|3.||Copyright and Costs|
|5.||Tables and Figures|
|6.||Submit a Cover Image|
|8.||Ethical Guidelines for Publication|
|9.||Open Access Information|
Authors are responsible for providing manuscripts in which approved geological and other scientific terminology is used correctly and which have no grammar or spelling errors. Authors must check their manuscripts for accuracy and consistency in use of capitalization, spelling, abbreviations, and dates. You may elect to have a peer, freelance editor, or English editing service look over your paper prior to submission; a list of resources is available here. Please feel free to use this manuscript template in .doc format as a base for your submission.
The Chicago Manual of Style, University of Chicago Press, http://www.press.uchicago.edu/index.html.
Suggestions to Authors of the Reports of the United States Geological Survey, seventh edition (available at http://www.nwrc.usgs.gov/lib/lib_sta.htm).
Glossary of Geology, American Geosciences Institute, http://www.agiweb.org/pubs/index.html.
Geowriting, American Geosciences Institute, http://www.agiweb.org/pubs/index.html.
North American Stratigraphic Code, American Association of Petroleum Geologists Bulletin (v. 89, no. 11, p. 1547-1591, November 2005; more information: http://www.agiweb.org/nacsn/.
Mathematics into Type, by Ellen Swanson, updated edition, American Mathematical Society, http://www.ams.org/bookstore.
A brief and objective abstract of no more than 250 words should present in capsule form the paper’s content and conclusions. A topic sentence should give the overall scope and should be followed by emphasis on new information. Omit references, figure or table callouts, and criticisms.
Precisely define the contribution at the outset and present it clearly in the fewest words possible (while avoiding jargon) so that the reader may get a maximum of facts and ideas in a minimum of time. State the purpose, give minimal background information, concisely present the data that led to the conclusions, clearly differentiate fact and inference, and present justifiable conclusions and, perhaps, further implications of the conclusions. Assume that the publication's readers are familiar with the general literature and need not be told basic principles; therefore, give only minimal background and reference material. Provide only brief descriptions of methods and laboratory techniques (preferably as an Appendix). Do not describe standard methods in detail if references to the methods can be cited. Number figures and tables in the order discussed in the text.
Units of Measure
Use the International System of units (metric) in captions, illustrations, and text. Where English measurements are necessary, follow metric with English in parentheses.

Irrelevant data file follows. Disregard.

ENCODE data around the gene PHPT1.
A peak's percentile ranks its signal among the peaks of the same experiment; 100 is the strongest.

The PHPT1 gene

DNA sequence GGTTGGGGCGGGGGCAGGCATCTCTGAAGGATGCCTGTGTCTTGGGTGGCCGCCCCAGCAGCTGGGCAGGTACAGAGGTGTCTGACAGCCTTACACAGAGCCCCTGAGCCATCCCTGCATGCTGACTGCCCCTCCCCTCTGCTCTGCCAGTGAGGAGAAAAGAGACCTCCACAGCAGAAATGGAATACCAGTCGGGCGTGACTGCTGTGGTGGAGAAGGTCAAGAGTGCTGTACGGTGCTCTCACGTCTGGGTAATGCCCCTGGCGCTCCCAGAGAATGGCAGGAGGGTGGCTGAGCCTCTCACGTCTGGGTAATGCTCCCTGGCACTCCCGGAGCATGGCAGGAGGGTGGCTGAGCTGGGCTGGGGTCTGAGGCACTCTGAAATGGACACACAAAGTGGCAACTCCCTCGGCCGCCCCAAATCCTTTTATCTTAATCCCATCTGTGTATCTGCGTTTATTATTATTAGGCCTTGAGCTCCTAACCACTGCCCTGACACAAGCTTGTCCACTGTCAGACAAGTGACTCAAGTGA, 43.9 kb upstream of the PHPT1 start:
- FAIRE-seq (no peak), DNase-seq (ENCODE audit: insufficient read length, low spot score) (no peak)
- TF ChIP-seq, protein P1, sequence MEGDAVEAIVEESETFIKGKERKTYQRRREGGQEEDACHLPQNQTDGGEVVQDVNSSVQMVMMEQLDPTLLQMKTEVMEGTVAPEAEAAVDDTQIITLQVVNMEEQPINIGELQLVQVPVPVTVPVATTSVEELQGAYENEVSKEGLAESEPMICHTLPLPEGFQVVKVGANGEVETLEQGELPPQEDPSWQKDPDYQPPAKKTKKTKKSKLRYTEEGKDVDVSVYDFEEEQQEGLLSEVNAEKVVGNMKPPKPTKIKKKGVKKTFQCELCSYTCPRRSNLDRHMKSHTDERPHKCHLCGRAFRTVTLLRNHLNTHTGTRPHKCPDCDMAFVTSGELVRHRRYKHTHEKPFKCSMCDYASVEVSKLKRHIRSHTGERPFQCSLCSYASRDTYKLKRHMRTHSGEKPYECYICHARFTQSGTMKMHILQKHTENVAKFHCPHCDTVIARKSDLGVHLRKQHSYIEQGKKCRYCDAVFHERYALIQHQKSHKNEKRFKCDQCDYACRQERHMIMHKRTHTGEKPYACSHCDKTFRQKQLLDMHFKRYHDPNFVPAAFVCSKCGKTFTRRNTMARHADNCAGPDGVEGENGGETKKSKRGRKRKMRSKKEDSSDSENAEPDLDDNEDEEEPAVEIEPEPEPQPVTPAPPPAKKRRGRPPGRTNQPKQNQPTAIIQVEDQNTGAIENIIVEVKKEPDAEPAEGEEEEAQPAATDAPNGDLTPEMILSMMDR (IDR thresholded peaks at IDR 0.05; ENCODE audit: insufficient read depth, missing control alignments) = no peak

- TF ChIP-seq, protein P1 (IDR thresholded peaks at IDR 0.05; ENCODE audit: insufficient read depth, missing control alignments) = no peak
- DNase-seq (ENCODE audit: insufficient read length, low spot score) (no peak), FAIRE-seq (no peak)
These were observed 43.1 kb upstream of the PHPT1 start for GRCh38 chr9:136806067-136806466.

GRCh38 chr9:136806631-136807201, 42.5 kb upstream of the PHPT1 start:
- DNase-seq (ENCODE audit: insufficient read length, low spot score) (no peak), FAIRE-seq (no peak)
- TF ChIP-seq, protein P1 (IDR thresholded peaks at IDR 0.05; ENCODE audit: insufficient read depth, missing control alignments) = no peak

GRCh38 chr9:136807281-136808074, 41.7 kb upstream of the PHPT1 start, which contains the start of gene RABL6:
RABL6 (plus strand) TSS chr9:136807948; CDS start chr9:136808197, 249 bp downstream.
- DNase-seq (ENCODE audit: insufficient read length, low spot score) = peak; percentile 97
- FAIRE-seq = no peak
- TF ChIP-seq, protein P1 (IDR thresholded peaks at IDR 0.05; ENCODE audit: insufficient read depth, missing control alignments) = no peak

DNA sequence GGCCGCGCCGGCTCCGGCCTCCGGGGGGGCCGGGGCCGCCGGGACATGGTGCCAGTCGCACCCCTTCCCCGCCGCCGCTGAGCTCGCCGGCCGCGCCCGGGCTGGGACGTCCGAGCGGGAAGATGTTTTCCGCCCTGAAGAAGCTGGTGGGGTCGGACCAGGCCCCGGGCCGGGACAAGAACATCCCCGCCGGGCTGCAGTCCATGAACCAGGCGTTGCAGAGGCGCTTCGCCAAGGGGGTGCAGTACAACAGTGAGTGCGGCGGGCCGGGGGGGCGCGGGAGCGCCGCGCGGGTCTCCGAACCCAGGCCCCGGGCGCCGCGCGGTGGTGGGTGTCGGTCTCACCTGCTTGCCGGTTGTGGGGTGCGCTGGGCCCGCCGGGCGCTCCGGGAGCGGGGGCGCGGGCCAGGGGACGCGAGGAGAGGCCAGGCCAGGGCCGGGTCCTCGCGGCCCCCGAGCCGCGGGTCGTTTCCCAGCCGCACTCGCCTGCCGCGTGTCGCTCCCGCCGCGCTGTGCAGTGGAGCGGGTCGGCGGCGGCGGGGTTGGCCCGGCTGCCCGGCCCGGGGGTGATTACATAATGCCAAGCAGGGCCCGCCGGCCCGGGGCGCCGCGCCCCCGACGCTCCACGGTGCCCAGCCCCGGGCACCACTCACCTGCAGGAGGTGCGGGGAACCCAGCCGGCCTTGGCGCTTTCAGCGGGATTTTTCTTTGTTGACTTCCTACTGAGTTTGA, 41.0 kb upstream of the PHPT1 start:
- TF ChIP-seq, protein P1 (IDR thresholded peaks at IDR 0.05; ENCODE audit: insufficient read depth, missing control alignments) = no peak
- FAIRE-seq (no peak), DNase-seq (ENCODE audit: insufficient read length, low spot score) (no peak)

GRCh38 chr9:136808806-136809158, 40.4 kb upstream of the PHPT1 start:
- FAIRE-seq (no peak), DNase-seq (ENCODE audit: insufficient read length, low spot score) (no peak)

Avoid footnotes and parenthetical statements. Textual footnotes that are deemed necessary should be numbered consecutively with superscripts.
Make captions precise and explain all symbols and abbreviations used. Include captions with your text rather than on the same pages as the figures.
Tables should replace text, not duplicate it. Tables should be numbered in the order discussed in the text. Submit as Word or Excel files, one table per file. See the sample table.
Title all appendixes (for example, APPENDIX 1. SAMPLE DESCRIPTIONS). Place appendixes at the end of the text before the References Cited.
Define your use of symbols in the text the first time each appears. Mathematical expressions and equations in text follow this format:
All references mentioned in the text, figures, captions, tables, and appendixes must be listed in the References Cited section. Only references cited in the paper are to be listed. Do not cite, or list in the References Cited, papers that are unpublished, in preparation, in review, or in revision. At the end of the text, list references alphabetically by author's surname. For references with two authors, list alphabetically by first author and then alphabetically by second author. For references with more than two authors, list alphabetically by first author and then chronologically, earliest year first. Do not abbreviate journal titles or book publishers in references. Include the city of publication for books. For references that do not match any of the examples given here, include all information that would help a reader locate the reference.
Samples of different reference styles:
|Comment, Discussion, Reply||Guidebook||In Press|
|Paper in a Government or University Serial Publication||Open-File Report||Map|
|Paper in a Multi-Author Publication||Proceedings from a symposium or Conference||Thesis|